“Trust your own instinct. Your mistakes might as well be your own, instead of someone else’s.” Billy Wilder
I am not going to lie—plot scares the shit out of me. I start over-thinking things. I try to race through it and hit all the marks like a border collie on an agility course. #HitIt
Openings? Scene settings? What’s better than creating a world? Ask God, they’ll tell you. And endings! Those glimmers of completion are pure magic! Cue the end credits.
Wasn’t that delightful?
What do you mean I have more work to do.
The Dreaded Middle
I’m in the “middle third” of my second novel now, the dreaded second act, where you have to take the setup you love so much and put it and your characters into one of those paint mixers like they have at Lowe’s and push START.
Everything shakes! Everything comes apart! Will any of it hold? Will I get to the ending I see in my head and have even plotted out in an outline?
Plot is a four-letter word
Plot—like the fear it inspires—is a four-letter word. And with or without an outline—because outlines aren’t magical, let’s face it—stepping into the second act requires TRUST. Trust in yourself. Trust in your story. Trust in what you’ve built up to that moment and trust in the ending you’re aiming for.
It’s like being on a trapeze platform, and I’m scared of heights.
And that outline? I don’t care if you have scaffolding or not—have you ever stepped onto construction scaffolding? Without a harness?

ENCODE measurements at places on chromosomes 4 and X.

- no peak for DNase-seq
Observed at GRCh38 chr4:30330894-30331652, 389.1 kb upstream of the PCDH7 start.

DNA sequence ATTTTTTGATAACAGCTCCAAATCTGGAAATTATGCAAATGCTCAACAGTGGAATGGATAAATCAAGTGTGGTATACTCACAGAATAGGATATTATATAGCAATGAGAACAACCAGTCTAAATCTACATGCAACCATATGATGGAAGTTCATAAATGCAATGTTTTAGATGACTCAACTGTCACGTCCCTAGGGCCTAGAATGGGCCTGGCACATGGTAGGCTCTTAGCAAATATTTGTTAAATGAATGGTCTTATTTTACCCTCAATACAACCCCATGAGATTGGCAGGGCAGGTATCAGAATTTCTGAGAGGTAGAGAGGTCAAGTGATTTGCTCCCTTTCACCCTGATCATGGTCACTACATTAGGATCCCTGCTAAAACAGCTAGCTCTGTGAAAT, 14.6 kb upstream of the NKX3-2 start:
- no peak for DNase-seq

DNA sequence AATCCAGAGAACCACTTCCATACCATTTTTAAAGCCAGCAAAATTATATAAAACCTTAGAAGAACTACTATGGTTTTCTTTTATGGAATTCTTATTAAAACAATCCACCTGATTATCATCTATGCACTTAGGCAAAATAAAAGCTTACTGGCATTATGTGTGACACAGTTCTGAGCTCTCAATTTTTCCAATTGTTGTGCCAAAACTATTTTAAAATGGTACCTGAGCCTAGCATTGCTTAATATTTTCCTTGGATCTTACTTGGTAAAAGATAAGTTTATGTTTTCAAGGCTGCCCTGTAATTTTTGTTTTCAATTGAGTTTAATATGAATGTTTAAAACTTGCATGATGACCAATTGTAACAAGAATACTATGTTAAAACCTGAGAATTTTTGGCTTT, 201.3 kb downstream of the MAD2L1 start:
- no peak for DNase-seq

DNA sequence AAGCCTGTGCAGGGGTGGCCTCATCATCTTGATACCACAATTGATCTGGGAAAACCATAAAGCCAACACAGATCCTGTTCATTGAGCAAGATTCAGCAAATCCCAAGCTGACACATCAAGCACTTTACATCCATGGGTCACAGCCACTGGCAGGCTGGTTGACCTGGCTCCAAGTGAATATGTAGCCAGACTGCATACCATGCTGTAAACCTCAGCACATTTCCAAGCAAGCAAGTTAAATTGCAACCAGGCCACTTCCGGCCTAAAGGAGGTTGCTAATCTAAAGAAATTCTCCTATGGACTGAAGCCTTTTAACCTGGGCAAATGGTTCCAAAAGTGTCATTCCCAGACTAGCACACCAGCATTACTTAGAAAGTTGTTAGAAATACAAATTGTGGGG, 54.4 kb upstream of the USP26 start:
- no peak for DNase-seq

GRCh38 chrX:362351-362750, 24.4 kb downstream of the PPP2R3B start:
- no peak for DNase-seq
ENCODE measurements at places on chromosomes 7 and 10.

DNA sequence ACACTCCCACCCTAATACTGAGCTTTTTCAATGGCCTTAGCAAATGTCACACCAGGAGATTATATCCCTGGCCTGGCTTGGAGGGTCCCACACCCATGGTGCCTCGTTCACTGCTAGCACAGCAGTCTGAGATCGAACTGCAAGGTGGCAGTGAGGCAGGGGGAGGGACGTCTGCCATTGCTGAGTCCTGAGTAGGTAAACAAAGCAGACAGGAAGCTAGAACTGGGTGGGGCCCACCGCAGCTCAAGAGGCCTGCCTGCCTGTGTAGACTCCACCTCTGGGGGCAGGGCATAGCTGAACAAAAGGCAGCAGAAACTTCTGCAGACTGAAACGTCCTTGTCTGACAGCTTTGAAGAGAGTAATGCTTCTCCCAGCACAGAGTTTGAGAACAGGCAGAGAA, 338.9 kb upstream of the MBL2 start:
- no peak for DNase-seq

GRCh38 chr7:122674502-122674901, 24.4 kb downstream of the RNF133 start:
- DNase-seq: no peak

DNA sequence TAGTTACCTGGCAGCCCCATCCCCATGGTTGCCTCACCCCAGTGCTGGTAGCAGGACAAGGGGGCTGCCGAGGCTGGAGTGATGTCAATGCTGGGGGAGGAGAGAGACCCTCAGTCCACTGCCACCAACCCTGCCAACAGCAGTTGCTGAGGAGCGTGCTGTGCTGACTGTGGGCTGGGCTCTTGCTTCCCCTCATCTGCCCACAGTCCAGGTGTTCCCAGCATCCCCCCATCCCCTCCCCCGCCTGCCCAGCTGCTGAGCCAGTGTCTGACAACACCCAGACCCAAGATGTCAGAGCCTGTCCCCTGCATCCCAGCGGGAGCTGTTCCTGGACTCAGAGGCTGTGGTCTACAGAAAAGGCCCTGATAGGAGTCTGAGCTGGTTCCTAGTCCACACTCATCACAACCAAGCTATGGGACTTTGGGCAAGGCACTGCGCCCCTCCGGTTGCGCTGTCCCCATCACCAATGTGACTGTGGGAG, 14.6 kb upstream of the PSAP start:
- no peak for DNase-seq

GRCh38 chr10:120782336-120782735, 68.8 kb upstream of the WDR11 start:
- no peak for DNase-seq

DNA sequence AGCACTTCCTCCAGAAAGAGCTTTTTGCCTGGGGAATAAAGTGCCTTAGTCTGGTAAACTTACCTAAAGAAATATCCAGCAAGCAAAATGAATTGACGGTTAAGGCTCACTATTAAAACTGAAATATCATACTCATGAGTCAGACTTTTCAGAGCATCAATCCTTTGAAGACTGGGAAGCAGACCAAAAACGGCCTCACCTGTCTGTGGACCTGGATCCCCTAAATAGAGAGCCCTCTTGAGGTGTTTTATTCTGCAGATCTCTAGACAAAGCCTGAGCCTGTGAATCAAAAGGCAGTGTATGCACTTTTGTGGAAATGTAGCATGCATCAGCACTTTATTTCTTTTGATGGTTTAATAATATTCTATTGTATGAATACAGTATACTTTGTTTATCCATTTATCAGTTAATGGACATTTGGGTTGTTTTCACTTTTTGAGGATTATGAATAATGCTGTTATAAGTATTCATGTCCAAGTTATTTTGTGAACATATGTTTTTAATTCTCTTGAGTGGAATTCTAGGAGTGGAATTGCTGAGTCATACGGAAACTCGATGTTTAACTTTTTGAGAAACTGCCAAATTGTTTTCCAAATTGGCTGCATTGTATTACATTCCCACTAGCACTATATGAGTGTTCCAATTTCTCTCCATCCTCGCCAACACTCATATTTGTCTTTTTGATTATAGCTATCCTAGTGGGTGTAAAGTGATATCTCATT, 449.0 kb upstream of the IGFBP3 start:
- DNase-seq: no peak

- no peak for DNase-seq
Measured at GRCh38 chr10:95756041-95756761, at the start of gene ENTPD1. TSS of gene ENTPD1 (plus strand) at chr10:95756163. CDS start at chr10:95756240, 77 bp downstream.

There’s got to be a morning after
Obviously, it’s easy for me to confuse myself about the whole thing or, as they say, get in my head about it. Structure requires organization. Organization requires thought. So. Much. THINKING.
What sort of writer would I be if I didn’t overthink every part of the process?
But like Dante had Virgil, I have Mr. Billy Wilder to guide me.
If you’re not acquainted with Billy Wilder’s work, Google “Billy Wilder comedies” and then watch everything but especially “Some Like It Hot,” “The Seven Year Itch,” “Sabrina,” and “Stalag 17.” His greatness was definitely not limited to comedies, so don’t miss out on “Double Indemnity” and “Sunset Boulevard.”
Billy is here to help. Not only does he give great writing advice, he also keeps it simple when it comes to story structure for comedy:
Step 1. Put the character up a tree.
Step 2. Set the tree on fire.
Step 3. Get character out of tree.
Well, hell…even I can follow that formula.